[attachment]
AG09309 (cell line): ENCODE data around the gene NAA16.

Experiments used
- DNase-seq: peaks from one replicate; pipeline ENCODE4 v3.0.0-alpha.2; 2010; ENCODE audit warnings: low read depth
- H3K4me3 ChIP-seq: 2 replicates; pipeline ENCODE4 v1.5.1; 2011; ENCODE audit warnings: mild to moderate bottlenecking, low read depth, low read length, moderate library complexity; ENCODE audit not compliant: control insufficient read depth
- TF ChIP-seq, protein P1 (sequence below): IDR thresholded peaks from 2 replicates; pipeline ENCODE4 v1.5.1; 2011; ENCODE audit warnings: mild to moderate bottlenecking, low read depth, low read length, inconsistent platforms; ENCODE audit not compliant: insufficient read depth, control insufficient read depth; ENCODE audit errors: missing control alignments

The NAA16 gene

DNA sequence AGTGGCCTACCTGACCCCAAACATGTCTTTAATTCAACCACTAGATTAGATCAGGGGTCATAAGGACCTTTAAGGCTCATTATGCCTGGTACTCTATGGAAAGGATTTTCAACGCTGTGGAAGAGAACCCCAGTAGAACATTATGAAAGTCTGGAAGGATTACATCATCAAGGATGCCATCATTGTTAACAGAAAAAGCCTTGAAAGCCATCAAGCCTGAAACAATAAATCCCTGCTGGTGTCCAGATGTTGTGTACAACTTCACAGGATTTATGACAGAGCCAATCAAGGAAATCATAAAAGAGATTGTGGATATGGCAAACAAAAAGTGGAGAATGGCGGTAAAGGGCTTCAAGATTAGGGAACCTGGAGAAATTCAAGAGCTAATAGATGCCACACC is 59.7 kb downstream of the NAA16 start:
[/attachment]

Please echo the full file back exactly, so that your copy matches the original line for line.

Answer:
AG09309 (cell line): ENCODE data around the gene NAA16.

Experiments used
- DNase-seq: peaks from one replicate; pipeline ENCODE4 v3.0.0-alpha.2; 2010; ENCODE audit warnings: low read depth
- H3K4me3 ChIP-seq: 2 replicates; pipeline ENCODE4 v1.5.1; 2011; ENCODE audit warnings: mild to moderate bottlenecking, low read depth, low read length, moderate library complexity; ENCODE audit not compliant: control insufficient read depth
- TF ChIP-seq, protein P1 (sequence below): IDR thresholded peaks from 2 replicates; pipeline ENCODE4 v1.5.1; 2011; ENCODE audit warnings: mild to moderate bottlenecking, low read depth, low read length, inconsistent platforms; ENCODE audit not compliant: insufficient read depth, control insufficient read depth; ENCODE audit errors: missing control alignments

The NAA16 gene

DNA sequence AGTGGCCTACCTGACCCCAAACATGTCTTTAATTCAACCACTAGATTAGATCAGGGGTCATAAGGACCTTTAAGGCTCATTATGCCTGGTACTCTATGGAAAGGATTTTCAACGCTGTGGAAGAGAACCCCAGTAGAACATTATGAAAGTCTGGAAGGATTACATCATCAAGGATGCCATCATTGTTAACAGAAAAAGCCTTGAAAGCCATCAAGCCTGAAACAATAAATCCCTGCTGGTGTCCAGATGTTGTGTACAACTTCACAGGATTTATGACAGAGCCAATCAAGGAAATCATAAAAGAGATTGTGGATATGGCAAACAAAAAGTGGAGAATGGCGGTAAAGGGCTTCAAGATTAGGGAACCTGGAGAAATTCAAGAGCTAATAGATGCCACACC is 59.7 kb downstream of the NAA16 start: